Considerable evidence shows that diabetes accelerates memory dysfunction in a continuous, slowly pathological process. The incidence is difficult to assess, separate pathological stages are difficult to delineate clearly, and the injury mechanisms predominating at different times during this process continue to require clarification, all of which has hindered research and the formulation of optimal drug intervention strategies. A recent study in the United States suggests that the time course of certain biomarkers can characterize the pathological course of the disease to provide information for early intervention [7]. Thus, there is an urgent need for validated biomarkers to characterize the cognitive impairment induced by DM. It may be possible to interfere with the trajectory of the targeted biological markers in different phases of pathogenesis, and thus to provide the starting point for intervention in the disease process to prevent further damage. Studies have shown that during diabetes-induced cognitive impairment, metabolic and biochemical changes occur in the brain earlier than changes in function or structure. The metabolic changes comprise imbalances between amyloid β (Aβ) production and clearance, abnormal phosphorylation of tau protein, altered IL-6 levels (also associated with estimated lifetime cognitive decline [8]), lack of neurotransmitters, and structural and functional damage to neurons, ultimately leading to cognitive dysfunction. Both the learning and memory impairment, which influence each other, and the metabolic changes induced by DM causing damage to neurons (as evidenced by structural and functional studies), are progressive. In light of our previous results, we put forward the following hypothesis: ‘Changes in brain Aβ, P-tau protein, IL-6, and ACh are the first early events in the memory impairment process, and after a delay, which indicates the intervention time window, may cause the cognitive impairment observed in DM’. It is necessary to establish that the brain damage in DM is secondary to ensure that delaying or preventing the earliest pathological and functional changes will be effective. However, continuous dynamic multi-marker locus studies on cognitive impairment in diabetes have not yet been reported. Therefore, this study aimed to chart the time course of the biomarker changes—the initial memory impairment events—during the latency period of DM-induced cognitive impairment. The diabetes model was the streptozotocin (STZ)-injected rat, the biomarkers chosen for study were the CSF levels of Aβ42, P-tau, IL-6, and ACh, and the behavioural assessment method for learning and memory ability was the eight-arm maze test. We also looked at blood chemistry to obtain a better view of the entire pathological process, thereby providing a better understand of the stages of cognitive impairment induced by DM and experimental evidence to guide drug intervention. The study will also provide further evidence bearing on whether DM causes cognitive impairment.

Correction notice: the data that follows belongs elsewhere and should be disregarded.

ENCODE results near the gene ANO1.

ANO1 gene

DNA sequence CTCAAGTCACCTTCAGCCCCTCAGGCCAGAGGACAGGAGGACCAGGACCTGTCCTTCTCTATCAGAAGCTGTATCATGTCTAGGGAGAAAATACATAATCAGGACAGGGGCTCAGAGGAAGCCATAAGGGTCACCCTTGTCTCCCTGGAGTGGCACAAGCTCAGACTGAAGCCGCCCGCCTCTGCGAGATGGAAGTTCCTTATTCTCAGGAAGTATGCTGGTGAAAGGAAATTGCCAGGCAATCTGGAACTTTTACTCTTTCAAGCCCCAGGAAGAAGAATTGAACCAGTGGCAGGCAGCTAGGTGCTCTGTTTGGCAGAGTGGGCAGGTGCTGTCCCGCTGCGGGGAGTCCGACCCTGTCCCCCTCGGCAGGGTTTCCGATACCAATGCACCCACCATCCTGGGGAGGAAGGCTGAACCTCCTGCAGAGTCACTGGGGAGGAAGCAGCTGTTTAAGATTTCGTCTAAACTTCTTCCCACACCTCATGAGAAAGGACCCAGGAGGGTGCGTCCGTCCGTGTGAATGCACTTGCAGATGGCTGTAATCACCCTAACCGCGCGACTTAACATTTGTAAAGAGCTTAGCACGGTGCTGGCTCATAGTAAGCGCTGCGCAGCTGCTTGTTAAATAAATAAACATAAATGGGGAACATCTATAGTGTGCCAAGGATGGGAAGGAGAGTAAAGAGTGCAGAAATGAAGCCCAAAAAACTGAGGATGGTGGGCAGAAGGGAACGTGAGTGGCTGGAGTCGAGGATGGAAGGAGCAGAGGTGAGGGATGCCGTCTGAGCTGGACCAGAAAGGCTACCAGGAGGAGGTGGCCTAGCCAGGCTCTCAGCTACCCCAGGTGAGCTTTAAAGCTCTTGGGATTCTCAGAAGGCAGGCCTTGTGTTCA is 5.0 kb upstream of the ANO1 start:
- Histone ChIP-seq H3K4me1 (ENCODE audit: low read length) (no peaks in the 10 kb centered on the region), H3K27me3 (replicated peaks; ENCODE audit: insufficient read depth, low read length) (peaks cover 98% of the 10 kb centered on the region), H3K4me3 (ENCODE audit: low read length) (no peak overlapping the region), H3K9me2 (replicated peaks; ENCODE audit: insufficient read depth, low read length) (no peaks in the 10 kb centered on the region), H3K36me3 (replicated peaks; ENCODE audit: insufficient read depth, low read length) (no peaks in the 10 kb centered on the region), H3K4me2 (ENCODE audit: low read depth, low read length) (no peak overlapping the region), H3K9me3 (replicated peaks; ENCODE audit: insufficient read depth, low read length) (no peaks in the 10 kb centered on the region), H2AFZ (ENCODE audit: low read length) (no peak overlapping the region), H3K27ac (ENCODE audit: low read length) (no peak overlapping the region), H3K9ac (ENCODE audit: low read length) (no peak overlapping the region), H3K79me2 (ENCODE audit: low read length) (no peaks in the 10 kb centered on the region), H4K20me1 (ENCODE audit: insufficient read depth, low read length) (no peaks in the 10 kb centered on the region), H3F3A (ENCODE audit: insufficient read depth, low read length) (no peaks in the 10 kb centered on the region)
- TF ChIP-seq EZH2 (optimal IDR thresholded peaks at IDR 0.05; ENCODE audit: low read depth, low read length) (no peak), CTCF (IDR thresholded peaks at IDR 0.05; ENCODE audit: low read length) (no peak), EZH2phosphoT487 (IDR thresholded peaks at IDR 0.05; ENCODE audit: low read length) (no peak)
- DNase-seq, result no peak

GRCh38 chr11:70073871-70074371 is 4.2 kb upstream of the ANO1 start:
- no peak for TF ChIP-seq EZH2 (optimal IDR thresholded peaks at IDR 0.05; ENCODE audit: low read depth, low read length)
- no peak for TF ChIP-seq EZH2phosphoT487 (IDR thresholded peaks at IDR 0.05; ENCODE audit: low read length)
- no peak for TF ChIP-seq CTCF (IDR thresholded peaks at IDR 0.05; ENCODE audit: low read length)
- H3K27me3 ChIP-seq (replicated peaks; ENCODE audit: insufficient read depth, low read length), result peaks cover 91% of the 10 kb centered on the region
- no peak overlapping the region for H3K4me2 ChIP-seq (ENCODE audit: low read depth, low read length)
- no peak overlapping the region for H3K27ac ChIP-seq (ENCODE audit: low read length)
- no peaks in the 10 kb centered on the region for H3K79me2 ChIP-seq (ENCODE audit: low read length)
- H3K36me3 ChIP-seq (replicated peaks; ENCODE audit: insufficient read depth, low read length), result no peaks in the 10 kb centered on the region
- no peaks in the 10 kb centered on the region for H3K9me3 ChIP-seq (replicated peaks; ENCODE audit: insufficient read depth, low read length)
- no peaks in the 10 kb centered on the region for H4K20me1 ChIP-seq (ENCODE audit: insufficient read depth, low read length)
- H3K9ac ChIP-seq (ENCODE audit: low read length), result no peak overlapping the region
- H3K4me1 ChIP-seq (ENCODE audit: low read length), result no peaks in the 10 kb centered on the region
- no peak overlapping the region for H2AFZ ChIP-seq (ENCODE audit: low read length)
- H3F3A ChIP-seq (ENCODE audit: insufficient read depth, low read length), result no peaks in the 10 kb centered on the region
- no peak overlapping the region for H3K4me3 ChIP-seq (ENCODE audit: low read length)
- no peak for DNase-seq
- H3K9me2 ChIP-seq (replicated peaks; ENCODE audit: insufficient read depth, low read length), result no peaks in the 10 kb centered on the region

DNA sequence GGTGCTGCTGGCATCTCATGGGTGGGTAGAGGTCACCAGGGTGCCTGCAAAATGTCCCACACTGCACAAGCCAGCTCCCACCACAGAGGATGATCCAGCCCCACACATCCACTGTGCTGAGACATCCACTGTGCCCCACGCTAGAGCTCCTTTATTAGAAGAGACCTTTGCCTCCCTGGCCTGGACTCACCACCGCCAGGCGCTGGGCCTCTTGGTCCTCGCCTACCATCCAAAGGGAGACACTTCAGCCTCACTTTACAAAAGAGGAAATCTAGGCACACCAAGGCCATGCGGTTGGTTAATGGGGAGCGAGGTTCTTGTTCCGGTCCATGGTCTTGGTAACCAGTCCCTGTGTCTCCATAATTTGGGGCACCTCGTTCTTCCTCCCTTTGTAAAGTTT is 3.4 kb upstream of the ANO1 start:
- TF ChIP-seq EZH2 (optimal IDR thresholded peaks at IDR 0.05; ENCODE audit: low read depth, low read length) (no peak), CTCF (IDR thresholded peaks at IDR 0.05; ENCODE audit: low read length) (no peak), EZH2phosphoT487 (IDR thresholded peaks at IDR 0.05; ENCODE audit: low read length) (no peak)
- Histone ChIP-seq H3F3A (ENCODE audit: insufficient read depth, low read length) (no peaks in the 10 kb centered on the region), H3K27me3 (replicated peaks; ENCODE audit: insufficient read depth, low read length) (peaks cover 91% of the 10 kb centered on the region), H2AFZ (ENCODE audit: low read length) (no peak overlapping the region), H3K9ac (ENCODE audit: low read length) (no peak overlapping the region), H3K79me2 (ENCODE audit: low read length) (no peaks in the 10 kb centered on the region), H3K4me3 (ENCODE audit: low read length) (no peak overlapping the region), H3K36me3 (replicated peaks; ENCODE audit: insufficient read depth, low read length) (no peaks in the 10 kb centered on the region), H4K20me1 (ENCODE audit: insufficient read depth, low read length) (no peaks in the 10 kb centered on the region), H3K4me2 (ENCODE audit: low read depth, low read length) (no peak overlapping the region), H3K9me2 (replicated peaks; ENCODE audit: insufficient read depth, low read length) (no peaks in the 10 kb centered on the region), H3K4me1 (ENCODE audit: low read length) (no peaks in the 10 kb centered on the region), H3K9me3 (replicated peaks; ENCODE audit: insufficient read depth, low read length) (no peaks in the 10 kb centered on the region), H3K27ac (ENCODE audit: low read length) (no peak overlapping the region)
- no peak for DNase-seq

Experimental animals

Male Wistar rats, 8–10 weeks old, weighing 200 ± 20 g, were obtained from the Beijing Vital River Laboratory Animal Technology Co., license number SCXK (Beijing) 2012-0001. The animal groups were housed separately in a 12-h alternating light–dark environment, with a temperature of 18–21°C and relative humidity of 50 ± 5%. The experimental protocol was approved by the Animal Ethics Committee of the Harbin University of Commerce and was carried out in accordance with the Guidance Suggestions for the Care and Use of Laboratory Animals, issued by the Ministry of Science and Technology of China [9].

Diabetes model

Before the experiment, the animals were fasted for 12 h with water freely available. STZ stock solution was freshly prepared by dissolving STZ in citrate–sodium citrate buffer on an ice bath with protection from light, to give a 1% solution (pH 4.2–4.4). To establish the diabetes model, we administered an intraperitoneal injection of STZ stock solution at a dose of 55 mg/kg for the model group (n = 50), completing the injection within 10 min. We injected citric acid–sodium citrate buffer at the same volume (5.5 mL/kg) for the control group (n = 12). Seventy-two hours after injection, blood glucose was determined using a kit (Built Technology Co., Ltd., Nanjing, China), and animals with a fasting plasma glucose ≥16.7 mmol/L [10] were selected for inclusion in the experiment.

Cerebrospinal fluid dynamic acquisition

CSF was continuously collected via the cisterna magna using a slightly modified version of a published procedure [11]. In a one-time procedure for a given animal, an intravenous infusion needle was slowly inserted to reach the cerebellar cistern, and the other end was connected to a 1-mL syringe, permitting slow collection of cerebrospinal fluid. After animal surgery, the wound was closed and the animals placed singly in cages for 5–7 days for wound healing. Once the diabetes model was established, CSF was collected every 15 days from each rat.

Determination of Aβ42, P-tau, IL-6, and ACh in CSF, and Aβ42 content in brain tissue by ELISA